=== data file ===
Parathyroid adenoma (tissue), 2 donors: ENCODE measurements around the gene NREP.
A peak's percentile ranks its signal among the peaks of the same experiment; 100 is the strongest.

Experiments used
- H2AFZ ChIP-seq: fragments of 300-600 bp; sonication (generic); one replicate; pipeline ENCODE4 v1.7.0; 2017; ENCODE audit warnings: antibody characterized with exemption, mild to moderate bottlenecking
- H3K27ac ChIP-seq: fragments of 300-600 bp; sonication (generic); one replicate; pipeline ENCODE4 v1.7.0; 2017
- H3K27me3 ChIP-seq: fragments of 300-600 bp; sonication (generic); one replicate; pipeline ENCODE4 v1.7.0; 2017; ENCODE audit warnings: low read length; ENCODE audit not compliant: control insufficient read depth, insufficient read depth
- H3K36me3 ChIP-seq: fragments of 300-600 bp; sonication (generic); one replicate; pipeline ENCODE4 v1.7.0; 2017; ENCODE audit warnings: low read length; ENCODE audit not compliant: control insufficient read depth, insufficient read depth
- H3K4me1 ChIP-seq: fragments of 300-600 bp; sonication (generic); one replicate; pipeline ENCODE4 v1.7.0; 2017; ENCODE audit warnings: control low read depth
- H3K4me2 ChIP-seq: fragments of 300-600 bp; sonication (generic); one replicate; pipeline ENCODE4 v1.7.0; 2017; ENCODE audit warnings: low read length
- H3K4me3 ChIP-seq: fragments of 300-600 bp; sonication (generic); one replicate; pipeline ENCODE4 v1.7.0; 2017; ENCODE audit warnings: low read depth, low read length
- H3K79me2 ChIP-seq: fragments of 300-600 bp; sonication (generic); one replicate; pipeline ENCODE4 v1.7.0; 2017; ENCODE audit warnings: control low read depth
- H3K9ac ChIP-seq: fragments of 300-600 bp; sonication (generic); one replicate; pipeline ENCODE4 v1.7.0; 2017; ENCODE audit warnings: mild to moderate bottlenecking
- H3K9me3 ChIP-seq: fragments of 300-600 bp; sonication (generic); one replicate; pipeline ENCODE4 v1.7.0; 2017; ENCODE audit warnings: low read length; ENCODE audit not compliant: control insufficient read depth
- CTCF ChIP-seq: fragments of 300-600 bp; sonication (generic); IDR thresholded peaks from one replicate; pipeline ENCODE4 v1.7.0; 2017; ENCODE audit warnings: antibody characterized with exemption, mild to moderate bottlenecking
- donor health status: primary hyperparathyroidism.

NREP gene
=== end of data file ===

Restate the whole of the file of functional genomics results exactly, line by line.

Parathyroid adenoma (tissue), 2 donors: ENCODE measurements around the gene NREP.
A peak's percentile ranks its signal among the peaks of the same experiment; 100 is the strongest.

Experiments used
- H2AFZ ChIP-seq: fragments of 300-600 bp; sonication (generic); one replicate; pipeline ENCODE4 v1.7.0; 2017; ENCODE audit warnings: antibody characterized with exemption, mild to moderate bottlenecking
- H3K27ac ChIP-seq: fragments of 300-600 bp; sonication (generic); one replicate; pipeline ENCODE4 v1.7.0; 2017
- H3K27me3 ChIP-seq: fragments of 300-600 bp; sonication (generic); one replicate; pipeline ENCODE4 v1.7.0; 2017; ENCODE audit warnings: low read length; ENCODE audit not compliant: control insufficient read depth, insufficient read depth
- H3K36me3 ChIP-seq: fragments of 300-600 bp; sonication (generic); one replicate; pipeline ENCODE4 v1.7.0; 2017; ENCODE audit warnings: low read length; ENCODE audit not compliant: control insufficient read depth, insufficient read depth
- H3K4me1 ChIP-seq: fragments of 300-600 bp; sonication (generic); one replicate; pipeline ENCODE4 v1.7.0; 2017; ENCODE audit warnings: control low read depth
- H3K4me2 ChIP-seq: fragments of 300-600 bp; sonication (generic); one replicate; pipeline ENCODE4 v1.7.0; 2017; ENCODE audit warnings: low read length
- H3K4me3 ChIP-seq: fragments of 300-600 bp; sonication (generic); one replicate; pipeline ENCODE4 v1.7.0; 2017; ENCODE audit warnings: low read depth, low read length
- H3K79me2 ChIP-seq: fragments of 300-600 bp; sonication (generic); one replicate; pipeline ENCODE4 v1.7.0; 2017; ENCODE audit warnings: control low read depth
- H3K9ac ChIP-seq: fragments of 300-600 bp; sonication (generic); one replicate; pipeline ENCODE4 v1.7.0; 2017; ENCODE audit warnings: mild to moderate bottlenecking
- H3K9me3 ChIP-seq: fragments of 300-600 bp; sonication (generic); one replicate; pipeline ENCODE4 v1.7.0; 2017; ENCODE audit warnings: low read length; ENCODE audit not compliant: control insufficient read depth
- CTCF ChIP-seq: fragments of 300-600 bp; sonication (generic); IDR thresholded peaks from one replicate; pipeline ENCODE4 v1.7.0; 2017; ENCODE audit warnings: antibody characterized with exemption, mild to moderate bottlenecking
- donor health status: primary hyperparathyroidism.

NREP gene